The New Vision

In the face of dwindling federal allocation and increasing infrastructure deficit, the federal capital administration formulated the land swap policy to leverage on private funding to develop the capital city





When Bala Mohammed assumed office as Federal Capital Territory, FCT, Minister in April 6, 2010, what he met on ground was daunting. “I was confronted by several cogs in the wheel of governance which included chaotic and corrupt land administration, abuse of mass housing programme, endemic traffic congestion, failing environmental orderliness, threatening security situation, poor and inadequate transportation services, inaccessible and poor education standard, overstretched and inadequate health facilities, poor revenue collection as well as leakages, overlapping and duplication of departmental responsibilities.”

To overcome these challenges, he formulated a new vision and mission statement to drive President Goodluck Jonathan’s Transformation Agenda in Abuja, the centre of unity. Mohammed’s vision is making Abuja “one of the world’s best 20 capital cities by 2020.” His basic target is to build and administer “a first-class FCT with effective service delivery comparable to the best in the World…in strict compliance with the master plan.” He formulated a road map for sustainable development for the territory. The bottom line is funding. And with the reduced decline in allocation, the Mohammed administration decided to take a drastic step aimed at surmounting the problem.

The Infrastructure Challenge

Building the Abuja of his dream has multiple challenges. Due to a combination of factors the FCT has become the fastest growing city in Africa with the consequent population explosion and serious pressure on infrastructure. There is a rapid growing middle class with increasing sophistication, acute housing deficit and rising cost of rent in the city. This gap left room for land speculation. In addition, problems of resettlement and compensation for the phase one projects were still largely unresolved in the face of inadequate infrastructure funding.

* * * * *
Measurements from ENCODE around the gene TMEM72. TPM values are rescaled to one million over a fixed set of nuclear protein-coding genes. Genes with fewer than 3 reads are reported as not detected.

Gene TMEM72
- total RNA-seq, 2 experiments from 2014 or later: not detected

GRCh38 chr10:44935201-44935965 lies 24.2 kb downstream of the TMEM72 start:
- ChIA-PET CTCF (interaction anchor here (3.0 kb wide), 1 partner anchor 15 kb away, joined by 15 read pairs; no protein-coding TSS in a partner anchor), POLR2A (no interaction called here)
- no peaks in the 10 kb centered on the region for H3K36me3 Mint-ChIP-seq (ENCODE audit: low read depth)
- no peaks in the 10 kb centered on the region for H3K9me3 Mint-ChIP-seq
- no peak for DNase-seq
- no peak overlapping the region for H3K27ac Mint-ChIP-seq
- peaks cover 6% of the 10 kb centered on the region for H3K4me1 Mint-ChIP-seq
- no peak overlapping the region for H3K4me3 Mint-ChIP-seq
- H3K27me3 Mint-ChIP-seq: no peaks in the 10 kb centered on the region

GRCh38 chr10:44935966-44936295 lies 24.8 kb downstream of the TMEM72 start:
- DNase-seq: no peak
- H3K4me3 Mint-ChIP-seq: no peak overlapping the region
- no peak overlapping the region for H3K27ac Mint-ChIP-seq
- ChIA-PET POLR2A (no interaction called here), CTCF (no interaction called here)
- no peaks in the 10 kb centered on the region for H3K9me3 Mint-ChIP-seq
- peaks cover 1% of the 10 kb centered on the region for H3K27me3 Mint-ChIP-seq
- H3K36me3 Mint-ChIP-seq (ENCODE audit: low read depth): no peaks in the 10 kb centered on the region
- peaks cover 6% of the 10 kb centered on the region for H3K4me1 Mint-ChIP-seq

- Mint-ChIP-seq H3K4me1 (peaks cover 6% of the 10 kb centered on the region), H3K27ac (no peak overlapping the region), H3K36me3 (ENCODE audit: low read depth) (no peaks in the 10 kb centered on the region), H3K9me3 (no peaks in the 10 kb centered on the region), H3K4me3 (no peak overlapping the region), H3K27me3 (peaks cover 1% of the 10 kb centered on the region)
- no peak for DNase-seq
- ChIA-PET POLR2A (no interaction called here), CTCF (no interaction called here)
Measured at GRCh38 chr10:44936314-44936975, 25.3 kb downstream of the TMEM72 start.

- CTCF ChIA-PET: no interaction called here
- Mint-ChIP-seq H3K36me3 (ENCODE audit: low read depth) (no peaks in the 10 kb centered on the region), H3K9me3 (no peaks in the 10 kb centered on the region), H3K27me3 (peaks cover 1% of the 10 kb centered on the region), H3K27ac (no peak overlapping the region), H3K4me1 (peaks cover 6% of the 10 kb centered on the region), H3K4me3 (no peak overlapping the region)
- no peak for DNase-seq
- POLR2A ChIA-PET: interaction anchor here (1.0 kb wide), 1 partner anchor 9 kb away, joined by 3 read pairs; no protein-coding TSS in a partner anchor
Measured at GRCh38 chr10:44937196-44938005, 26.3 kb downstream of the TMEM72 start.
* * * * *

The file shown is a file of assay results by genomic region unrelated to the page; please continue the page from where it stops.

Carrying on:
The aggregate infrastructure development in FCT since its inception over 35 years ago is put at about 25 per cent. According to authorities, over 90 per cent of allocated plots in Abuja are not developed by the beneficiaries because the basic infrastructure has not been provided. Districts like Durumi, Mabushi, Kado and Kaura are without infrastructure.

Government tried the mass housing initiative to bridge the gap in housing deficit but in practice, it failed to provide the primary infrastructure. For instance, the Malaysian Garden project in Saraji District was a mass housing development for 10,000 housing units on 510 hectares. The project period is 10 years. The memorandum of understanding was signed in June 2004 and today, the progress made has been put at only an estimated two per cent. Similarly, the failure of the American Hospital project is seen by the FCT administration as “a bitter experience in infrastructure initiative.” The bottom line is funding. And with the gradual decline in allocation, the Mohammed administration decided to take a drastic step aimed at surmounting the problem.



The land swap initiative

The land swap initiative is simply defined by the FCT Minister as “land for development.” How does it work? The FCT Administration grants a given size of land in a green field district to a developer who provides the primary infrastructure according to strict guidelines without any financial, technical or demand risk on the part of FCTA. The district is then split between government and the developer according to agreed percentage, 40/60. The developer is allowed to recoup his/her investment in infrastructure by selling his own share to subscribers at market driven rates while government allocates its own plot to the public to meet its social responsibilities. It is a mutually beneficial partnership.

It means that government is leveraging on private sector finance and expertise to fund infrastructure in a business agreement that is mutually beneficial. This frees public funds for development of critical sectors. It equally discourages land speculation and land freezing.

The land swap initiative by the FCT is a vehicle to achieve President Jonathan’s Transformation Agenda in Abuja. It will provide at least 10 new districts by 2015. It will open up new districts by providing access to new districts. Currently, government has overshot this initial target by over 50 per cent as 15 investors are developing 16 districts with many on the waiting list.

Basically, under the land swap model, the developers must provide nine primary infrastructure. They have to provide: the detailed district design and the bill of engineering; agreed kilometres of roads of varying specified sizes within the districts; agreed kilometres of storm water drains; agreed kilometres of foul water drains; agreed kilometres of water distribution lines; agreed kilometres of streetlighting lines; agreed kilometres of telecommunications duct; and agreed number of mini-sewage treatment plants.

Furthermore, the developer is required to deliver a business plan that shows its technical capacity, financial capability and managerial competence.

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